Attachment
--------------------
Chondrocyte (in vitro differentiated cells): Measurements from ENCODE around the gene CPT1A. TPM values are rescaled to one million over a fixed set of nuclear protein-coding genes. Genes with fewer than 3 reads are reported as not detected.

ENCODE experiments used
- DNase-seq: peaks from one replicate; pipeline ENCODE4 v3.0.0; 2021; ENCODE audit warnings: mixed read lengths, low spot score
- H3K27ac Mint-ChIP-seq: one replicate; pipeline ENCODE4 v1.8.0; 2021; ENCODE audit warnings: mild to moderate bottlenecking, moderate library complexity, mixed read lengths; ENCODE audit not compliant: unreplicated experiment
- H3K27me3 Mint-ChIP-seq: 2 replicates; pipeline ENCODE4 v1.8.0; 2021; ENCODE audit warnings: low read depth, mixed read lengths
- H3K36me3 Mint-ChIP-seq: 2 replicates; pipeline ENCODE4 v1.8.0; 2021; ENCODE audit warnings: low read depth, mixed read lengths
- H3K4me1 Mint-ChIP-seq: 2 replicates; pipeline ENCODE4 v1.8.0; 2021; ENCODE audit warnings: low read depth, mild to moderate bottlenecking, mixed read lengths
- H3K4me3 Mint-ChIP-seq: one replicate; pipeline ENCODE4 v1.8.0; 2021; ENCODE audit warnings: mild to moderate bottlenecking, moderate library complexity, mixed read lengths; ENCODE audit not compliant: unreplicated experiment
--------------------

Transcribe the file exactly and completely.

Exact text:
Chondrocyte (in vitro differentiated cells): Measurements from ENCODE around the gene CPT1A. TPM values are rescaled to one million over a fixed set of nuclear protein-coding genes. Genes with fewer than 3 reads are reported as not detected.

ENCODE experiments used
- DNase-seq: peaks from one replicate; pipeline ENCODE4 v3.0.0; 2021; ENCODE audit warnings: mixed read lengths, low spot score
- H3K27ac Mint-ChIP-seq: one replicate; pipeline ENCODE4 v1.8.0; 2021; ENCODE audit warnings: mild to moderate bottlenecking, moderate library complexity, mixed read lengths; ENCODE audit not compliant: unreplicated experiment
- H3K27me3 Mint-ChIP-seq: 2 replicates; pipeline ENCODE4 v1.8.0; 2021; ENCODE audit warnings: low read depth, mixed read lengths
- H3K36me3 Mint-ChIP-seq: 2 replicates; pipeline ENCODE4 v1.8.0; 2021; ENCODE audit warnings: low read depth, mixed read lengths
- H3K4me1 Mint-ChIP-seq: 2 replicates; pipeline ENCODE4 v1.8.0; 2021; ENCODE audit warnings: low read depth, mild to moderate bottlenecking, mixed read lengths
- H3K4me3 Mint-ChIP-seq: one replicate; pipeline ENCODE4 v1.8.0; 2021; ENCODE audit warnings: mild to moderate bottlenecking, moderate library complexity, mixed read lengths; ENCODE audit not compliant: unreplicated experiment